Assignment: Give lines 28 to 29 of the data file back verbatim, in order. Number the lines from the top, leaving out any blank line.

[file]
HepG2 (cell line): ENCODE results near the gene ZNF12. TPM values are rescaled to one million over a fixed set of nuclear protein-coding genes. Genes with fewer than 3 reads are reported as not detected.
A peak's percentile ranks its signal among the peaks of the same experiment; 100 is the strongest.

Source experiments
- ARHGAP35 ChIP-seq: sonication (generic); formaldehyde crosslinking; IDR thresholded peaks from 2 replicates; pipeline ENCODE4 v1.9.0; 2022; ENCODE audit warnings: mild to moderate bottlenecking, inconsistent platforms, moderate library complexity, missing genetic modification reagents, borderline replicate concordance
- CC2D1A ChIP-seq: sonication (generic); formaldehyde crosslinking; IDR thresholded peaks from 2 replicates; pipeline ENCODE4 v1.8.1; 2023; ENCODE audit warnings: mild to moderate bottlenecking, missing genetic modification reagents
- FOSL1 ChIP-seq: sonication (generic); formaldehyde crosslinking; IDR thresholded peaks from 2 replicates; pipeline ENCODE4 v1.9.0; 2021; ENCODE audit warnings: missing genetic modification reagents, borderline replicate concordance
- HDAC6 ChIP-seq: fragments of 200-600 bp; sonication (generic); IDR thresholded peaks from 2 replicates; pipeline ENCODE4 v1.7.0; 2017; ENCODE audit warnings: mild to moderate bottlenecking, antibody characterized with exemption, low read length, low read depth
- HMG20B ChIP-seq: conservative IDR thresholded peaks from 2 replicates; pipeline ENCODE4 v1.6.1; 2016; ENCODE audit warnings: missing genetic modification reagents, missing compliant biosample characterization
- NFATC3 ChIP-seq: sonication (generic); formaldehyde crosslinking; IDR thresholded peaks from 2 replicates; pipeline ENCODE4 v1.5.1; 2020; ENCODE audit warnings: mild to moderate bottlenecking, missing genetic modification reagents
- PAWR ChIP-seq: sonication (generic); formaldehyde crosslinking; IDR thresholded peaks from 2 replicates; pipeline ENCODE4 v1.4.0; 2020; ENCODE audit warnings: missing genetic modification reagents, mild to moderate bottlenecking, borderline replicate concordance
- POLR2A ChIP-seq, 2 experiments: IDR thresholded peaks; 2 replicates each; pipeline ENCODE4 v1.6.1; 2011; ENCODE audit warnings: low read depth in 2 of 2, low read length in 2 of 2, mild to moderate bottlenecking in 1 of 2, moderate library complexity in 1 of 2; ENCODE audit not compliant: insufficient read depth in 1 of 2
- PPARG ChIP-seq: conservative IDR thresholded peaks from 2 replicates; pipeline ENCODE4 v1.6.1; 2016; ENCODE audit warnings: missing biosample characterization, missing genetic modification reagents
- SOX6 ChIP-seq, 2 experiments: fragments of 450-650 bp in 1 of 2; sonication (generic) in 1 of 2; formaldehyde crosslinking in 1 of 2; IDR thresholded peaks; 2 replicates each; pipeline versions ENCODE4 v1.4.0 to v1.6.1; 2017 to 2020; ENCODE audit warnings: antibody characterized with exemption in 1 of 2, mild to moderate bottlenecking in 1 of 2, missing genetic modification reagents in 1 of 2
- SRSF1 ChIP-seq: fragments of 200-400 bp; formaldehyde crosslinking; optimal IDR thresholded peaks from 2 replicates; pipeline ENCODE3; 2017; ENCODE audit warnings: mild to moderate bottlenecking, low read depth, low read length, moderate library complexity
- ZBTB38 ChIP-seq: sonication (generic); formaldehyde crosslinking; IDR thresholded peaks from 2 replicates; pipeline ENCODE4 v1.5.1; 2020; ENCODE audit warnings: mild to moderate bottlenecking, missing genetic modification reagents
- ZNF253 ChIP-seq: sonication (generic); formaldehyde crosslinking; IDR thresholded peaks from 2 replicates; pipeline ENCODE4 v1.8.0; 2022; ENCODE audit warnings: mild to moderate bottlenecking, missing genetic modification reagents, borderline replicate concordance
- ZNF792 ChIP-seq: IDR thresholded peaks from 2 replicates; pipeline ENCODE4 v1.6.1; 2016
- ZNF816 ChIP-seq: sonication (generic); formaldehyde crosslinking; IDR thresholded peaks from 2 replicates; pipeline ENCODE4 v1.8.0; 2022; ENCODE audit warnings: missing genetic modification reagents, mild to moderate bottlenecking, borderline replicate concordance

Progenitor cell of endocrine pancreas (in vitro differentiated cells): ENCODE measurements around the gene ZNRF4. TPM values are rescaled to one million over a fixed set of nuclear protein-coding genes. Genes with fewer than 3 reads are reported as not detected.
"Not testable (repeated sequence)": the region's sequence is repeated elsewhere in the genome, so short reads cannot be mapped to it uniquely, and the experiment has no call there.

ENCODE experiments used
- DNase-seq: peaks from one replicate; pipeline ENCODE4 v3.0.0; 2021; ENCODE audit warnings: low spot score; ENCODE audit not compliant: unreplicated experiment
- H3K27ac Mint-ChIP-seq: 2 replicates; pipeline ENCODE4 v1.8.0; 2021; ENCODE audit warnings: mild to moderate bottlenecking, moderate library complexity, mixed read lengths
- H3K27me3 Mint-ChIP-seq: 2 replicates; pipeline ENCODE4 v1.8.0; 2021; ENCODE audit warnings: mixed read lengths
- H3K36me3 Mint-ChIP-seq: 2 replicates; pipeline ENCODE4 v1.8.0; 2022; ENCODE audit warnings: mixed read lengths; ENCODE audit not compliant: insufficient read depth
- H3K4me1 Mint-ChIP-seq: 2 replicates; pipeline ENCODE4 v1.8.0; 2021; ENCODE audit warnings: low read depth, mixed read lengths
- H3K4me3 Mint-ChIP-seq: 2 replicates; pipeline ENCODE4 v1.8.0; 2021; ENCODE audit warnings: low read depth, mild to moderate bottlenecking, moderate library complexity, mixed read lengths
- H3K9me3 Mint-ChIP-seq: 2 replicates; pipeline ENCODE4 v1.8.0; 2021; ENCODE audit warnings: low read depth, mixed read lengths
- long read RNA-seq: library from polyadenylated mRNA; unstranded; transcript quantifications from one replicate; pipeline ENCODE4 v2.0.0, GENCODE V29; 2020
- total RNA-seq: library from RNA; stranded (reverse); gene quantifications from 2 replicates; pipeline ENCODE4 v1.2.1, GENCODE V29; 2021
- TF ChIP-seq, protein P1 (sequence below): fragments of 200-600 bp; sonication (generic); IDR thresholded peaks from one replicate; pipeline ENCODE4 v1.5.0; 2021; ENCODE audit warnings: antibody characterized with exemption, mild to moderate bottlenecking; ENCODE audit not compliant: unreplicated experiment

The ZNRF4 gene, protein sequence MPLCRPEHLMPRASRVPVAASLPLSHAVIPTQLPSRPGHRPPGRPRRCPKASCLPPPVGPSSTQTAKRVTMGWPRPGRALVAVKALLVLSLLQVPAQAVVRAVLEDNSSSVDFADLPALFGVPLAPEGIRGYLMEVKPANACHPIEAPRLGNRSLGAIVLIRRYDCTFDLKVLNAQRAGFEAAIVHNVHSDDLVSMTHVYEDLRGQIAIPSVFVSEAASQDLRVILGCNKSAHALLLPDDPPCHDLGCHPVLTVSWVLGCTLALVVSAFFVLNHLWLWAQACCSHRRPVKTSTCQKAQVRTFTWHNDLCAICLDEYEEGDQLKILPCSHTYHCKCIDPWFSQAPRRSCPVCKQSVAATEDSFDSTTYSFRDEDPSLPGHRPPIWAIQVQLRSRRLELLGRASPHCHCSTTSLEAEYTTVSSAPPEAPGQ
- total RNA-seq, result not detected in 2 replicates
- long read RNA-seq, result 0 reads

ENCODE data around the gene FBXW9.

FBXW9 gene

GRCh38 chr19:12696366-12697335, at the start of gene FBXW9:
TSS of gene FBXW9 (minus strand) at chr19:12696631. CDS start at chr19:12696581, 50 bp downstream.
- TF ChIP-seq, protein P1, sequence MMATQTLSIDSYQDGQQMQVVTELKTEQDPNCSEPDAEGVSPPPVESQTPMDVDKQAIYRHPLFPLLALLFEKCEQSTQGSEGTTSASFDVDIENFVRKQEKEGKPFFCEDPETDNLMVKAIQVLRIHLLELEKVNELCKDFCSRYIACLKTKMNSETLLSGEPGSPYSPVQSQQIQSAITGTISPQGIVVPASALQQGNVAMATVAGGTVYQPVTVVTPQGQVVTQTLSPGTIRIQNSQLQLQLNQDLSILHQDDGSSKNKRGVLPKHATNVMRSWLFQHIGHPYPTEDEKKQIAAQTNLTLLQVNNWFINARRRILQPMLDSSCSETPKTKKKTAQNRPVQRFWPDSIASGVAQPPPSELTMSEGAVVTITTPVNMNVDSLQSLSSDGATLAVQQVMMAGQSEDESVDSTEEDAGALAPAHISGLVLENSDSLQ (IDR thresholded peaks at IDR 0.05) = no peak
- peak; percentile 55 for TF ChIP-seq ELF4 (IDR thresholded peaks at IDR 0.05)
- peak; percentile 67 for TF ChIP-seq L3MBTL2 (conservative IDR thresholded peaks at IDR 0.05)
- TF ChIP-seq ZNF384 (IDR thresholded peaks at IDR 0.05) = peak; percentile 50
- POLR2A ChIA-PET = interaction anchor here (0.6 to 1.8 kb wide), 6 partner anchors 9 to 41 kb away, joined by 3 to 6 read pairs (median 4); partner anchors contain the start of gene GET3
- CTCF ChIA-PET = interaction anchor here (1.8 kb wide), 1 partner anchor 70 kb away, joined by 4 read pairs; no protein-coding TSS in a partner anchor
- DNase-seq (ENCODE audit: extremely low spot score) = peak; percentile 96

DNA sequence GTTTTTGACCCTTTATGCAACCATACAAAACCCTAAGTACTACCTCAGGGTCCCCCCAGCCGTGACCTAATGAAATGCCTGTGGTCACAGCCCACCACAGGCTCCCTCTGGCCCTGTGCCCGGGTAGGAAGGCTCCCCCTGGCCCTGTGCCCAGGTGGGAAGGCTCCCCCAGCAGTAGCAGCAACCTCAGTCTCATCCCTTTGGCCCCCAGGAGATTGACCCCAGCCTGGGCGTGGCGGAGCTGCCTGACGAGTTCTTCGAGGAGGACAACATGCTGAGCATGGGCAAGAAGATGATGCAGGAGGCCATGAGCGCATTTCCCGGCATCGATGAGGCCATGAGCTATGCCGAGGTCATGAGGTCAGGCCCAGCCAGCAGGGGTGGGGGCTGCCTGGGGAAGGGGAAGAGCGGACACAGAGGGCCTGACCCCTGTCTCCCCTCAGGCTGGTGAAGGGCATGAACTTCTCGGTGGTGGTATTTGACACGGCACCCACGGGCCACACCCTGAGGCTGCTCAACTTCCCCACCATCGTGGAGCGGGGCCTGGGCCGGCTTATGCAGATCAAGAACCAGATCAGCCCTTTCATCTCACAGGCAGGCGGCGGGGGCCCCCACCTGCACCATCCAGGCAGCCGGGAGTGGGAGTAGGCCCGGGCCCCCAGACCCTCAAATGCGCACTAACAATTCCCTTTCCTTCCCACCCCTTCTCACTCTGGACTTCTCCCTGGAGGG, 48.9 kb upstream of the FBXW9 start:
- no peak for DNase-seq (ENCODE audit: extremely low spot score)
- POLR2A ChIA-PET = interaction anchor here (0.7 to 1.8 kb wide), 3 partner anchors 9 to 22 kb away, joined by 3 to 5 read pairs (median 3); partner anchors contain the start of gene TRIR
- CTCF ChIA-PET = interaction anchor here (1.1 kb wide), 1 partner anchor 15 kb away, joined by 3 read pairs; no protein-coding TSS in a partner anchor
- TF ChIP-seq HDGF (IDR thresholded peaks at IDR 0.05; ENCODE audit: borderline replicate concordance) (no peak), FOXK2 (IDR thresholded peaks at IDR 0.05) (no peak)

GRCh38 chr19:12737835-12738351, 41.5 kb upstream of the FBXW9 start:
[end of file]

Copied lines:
- H3K9me3 Mint-ChIP-seq: 2 replicates; pipeline ENCODE4 v1.8.0; 2021; ENCODE audit warnings: low read depth, mixed read lengths
- long read RNA-seq: library from polyadenylated mRNA; unstranded; transcript quantifications from one replicate; pipeline ENCODE4 v2.0.0, GENCODE V29; 2020